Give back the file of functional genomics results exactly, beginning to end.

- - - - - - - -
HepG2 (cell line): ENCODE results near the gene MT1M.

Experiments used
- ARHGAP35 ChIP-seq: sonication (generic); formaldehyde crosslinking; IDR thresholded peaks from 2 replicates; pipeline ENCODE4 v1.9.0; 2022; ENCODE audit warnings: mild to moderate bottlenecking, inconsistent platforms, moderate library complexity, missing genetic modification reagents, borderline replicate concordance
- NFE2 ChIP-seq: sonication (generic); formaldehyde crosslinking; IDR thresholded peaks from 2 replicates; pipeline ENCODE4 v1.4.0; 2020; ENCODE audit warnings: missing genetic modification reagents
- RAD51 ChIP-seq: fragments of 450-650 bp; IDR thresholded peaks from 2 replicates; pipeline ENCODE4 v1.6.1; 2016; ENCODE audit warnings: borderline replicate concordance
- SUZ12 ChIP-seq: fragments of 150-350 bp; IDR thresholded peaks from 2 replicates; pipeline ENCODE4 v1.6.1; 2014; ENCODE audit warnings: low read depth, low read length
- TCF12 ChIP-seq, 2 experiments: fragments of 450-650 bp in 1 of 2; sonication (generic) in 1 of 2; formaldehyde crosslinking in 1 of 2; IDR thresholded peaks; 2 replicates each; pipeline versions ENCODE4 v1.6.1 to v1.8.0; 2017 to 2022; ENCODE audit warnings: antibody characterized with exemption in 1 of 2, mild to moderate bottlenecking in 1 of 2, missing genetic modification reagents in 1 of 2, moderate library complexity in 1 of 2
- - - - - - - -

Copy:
HepG2 (cell line): ENCODE results near the gene MT1M.

Experiments used
- ARHGAP35 ChIP-seq: sonication (generic); formaldehyde crosslinking; IDR thresholded peaks from 2 replicates; pipeline ENCODE4 v1.9.0; 2022; ENCODE audit warnings: mild to moderate bottlenecking, inconsistent platforms, moderate library complexity, missing genetic modification reagents, borderline replicate concordance
- NFE2 ChIP-seq: sonication (generic); formaldehyde crosslinking; IDR thresholded peaks from 2 replicates; pipeline ENCODE4 v1.4.0; 2020; ENCODE audit warnings: missing genetic modification reagents
- RAD51 ChIP-seq: fragments of 450-650 bp; IDR thresholded peaks from 2 replicates; pipeline ENCODE4 v1.6.1; 2016; ENCODE audit warnings: borderline replicate concordance
- SUZ12 ChIP-seq: fragments of 150-350 bp; IDR thresholded peaks from 2 replicates; pipeline ENCODE4 v1.6.1; 2014; ENCODE audit warnings: low read depth, low read length
- TCF12 ChIP-seq, 2 experiments: fragments of 450-650 bp in 1 of 2; sonication (generic) in 1 of 2; formaldehyde crosslinking in 1 of 2; IDR thresholded peaks; 2 replicates each; pipeline versions ENCODE4 v1.6.1 to v1.8.0; 2017 to 2022; ENCODE audit warnings: antibody characterized with exemption in 1 of 2, mild to moderate bottlenecking in 1 of 2, missing genetic modification reagents in 1 of 2, moderate library complexity in 1 of 2